Take as a test the requirement of faith (Habakkuk 2:4; Romans 1:17). Do our proofs escape this requirement? Not at all, rather they depend absolutely on faith in mere consistency. If that consistency could be fully demonstrated ahead of time by mathematics, science, or human experience, our proofs would be inconsistent with the Biblical demand for faith. Or, if we could prove the Bible itself, such a proof would eliminate faith and be inconsistent with the Bible. But a proof of the Bible would require access to the full scope of time. This has been denied since the curse of sin (Genesis 3:24) and though nothing in the past or future is hidden from the Creator, it is fairly well hidden from us. So the test of faith sustains our proofs.
The final question is whether the Biblical narrative is merely consistent. If the Biblical narrative is consistent, believing it involves less risk than any other alternative. Belief is more subject to criticism and testing than any other possibility. David says, "Taste and see that the Lord is good" (Psalm 34:8). Recalling Pascal's wager: without God we are either dead in sin, or dead. Either way, we're dead. What's the risk of faith in God when we stand to gain more than all this universe?
Bohr, L. S. and Johnson (eds.). 1994. Collier's Encyclopedia, v. 15. New York: Collier's.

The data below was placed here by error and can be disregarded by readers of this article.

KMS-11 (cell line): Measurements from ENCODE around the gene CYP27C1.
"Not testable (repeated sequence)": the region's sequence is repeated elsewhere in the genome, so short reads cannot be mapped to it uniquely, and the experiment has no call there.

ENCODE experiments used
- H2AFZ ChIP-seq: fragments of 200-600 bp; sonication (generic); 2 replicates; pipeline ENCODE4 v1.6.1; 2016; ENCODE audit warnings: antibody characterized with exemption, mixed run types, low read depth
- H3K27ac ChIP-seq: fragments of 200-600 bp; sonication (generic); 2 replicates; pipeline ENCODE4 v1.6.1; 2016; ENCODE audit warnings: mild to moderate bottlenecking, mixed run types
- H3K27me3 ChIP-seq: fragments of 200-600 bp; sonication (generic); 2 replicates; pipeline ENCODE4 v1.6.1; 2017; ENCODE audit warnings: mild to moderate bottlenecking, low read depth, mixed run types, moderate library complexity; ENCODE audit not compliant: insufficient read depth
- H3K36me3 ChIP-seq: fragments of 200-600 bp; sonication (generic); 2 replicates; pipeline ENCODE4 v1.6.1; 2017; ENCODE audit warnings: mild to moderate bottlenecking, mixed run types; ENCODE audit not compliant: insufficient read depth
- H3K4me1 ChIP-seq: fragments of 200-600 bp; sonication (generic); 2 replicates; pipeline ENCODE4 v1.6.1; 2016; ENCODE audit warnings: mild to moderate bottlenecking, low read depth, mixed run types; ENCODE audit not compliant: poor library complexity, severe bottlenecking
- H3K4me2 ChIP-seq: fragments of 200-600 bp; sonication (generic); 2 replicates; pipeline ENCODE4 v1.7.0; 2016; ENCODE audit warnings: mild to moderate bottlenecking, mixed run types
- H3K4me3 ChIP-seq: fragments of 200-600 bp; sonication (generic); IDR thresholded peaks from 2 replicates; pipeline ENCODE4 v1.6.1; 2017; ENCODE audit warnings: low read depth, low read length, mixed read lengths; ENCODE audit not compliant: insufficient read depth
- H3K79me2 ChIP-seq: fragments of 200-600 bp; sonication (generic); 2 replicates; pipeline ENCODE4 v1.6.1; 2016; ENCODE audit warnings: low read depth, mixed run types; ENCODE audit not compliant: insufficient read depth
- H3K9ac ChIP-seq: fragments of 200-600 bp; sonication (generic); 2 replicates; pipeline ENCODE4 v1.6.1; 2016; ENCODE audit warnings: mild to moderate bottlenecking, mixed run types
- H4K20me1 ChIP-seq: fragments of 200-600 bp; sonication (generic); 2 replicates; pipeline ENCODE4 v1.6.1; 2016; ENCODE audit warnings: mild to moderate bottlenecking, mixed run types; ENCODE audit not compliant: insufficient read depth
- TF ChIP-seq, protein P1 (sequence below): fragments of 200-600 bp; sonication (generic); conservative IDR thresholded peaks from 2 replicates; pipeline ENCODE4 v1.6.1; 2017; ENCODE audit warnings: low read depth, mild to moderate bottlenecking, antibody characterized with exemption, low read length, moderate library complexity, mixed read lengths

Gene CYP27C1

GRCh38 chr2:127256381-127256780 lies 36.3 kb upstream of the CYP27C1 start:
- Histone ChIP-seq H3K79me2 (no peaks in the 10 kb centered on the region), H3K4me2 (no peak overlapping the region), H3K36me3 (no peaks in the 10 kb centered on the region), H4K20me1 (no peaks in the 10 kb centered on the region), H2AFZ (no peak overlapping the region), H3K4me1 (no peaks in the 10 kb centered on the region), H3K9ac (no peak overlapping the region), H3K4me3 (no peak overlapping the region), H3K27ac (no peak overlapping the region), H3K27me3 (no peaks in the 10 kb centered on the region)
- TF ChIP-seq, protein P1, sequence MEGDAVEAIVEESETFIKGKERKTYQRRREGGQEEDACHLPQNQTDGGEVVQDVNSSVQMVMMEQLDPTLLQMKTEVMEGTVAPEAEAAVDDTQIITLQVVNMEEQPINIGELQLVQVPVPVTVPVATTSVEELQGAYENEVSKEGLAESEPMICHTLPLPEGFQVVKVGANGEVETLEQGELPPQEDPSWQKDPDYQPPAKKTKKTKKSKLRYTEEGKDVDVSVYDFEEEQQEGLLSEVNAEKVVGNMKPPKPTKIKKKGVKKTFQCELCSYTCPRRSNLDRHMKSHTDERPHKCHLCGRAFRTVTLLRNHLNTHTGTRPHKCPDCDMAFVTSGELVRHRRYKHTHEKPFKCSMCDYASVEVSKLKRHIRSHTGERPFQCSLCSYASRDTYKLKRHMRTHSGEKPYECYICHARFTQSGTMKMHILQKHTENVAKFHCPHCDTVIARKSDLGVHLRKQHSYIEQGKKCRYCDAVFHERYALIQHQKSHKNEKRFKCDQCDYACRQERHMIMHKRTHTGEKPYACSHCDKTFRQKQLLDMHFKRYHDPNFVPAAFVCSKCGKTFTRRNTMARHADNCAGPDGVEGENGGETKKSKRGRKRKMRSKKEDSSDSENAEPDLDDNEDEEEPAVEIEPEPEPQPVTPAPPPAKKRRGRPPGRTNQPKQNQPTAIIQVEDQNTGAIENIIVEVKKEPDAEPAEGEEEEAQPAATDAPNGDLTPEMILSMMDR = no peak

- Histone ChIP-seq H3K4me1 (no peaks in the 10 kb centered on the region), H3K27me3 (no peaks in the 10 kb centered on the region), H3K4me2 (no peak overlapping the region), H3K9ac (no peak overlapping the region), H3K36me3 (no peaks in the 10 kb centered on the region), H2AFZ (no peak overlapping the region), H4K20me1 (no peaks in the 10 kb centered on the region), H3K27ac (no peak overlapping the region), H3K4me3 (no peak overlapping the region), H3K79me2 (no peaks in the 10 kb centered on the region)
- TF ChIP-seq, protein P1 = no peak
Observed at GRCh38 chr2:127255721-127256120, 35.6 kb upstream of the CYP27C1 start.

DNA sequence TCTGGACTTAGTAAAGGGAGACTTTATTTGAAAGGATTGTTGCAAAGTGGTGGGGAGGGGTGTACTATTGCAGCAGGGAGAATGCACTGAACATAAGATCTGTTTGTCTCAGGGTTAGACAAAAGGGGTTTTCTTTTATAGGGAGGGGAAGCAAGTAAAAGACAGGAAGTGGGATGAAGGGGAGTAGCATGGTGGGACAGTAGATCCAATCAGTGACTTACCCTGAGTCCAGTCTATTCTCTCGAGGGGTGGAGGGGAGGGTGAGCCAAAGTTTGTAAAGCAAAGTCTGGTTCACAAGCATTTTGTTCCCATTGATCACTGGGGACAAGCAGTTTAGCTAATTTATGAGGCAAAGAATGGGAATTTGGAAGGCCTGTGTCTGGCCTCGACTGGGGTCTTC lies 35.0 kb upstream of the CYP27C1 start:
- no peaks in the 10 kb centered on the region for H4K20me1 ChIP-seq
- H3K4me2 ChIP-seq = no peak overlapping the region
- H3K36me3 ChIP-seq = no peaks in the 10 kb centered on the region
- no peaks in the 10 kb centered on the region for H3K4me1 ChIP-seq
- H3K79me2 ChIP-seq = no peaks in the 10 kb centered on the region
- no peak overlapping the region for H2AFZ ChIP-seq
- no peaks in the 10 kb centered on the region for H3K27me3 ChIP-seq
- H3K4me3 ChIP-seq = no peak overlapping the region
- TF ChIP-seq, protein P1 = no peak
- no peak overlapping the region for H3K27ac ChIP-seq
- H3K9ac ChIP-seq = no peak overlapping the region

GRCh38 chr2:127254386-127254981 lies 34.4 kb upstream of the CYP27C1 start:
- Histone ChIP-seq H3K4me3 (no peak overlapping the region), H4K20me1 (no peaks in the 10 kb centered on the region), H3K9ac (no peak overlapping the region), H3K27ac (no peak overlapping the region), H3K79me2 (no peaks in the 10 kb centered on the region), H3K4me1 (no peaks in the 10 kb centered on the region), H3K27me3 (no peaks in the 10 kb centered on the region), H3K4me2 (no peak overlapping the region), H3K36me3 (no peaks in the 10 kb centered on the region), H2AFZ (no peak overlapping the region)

Oller, J. W., Jr. 1993. Reasons why some methods work. Methods that work: Ideas for literacy and language teachers, ed. by author, pp. 374-385. Boston: Heinle & Heinle.
_____. 1994. Coherence in comprehension, communication, and language acquisition: Transcending the postmodern condition. English Teaching: The Korea Association of Teachers of English 49:1-40.
_____. 1995. Adding abstract to content and formal schemata: Results of recent work in Peircean semiotics. Applied Linguistics 19/3.273-306.
_____. 1996a. How grammatical relations are determined. The 22nd Annual LACUS Forum, ed. by T. Griffen, pp. 37-88. Chapel Hill, North Carolina: University of North Carolina Press.
_____. 1996b. Semiotic theory applied to free will, relativity, and determinacy: Or, why the unified field theory sought by Einstein could not be found. Semiotica 108/3-4.
Hartshorne, C. and Weiss, p. (eds.). 1931-1935. Collected Papers of Charles Sanders Peirce, volumes I-VI. Cambridge, Massachusetts: Harvard University Press.
* Dr. John Oller, Jr. is Professor of Linguistics at the University of New Mexico and also an ICR Board Member.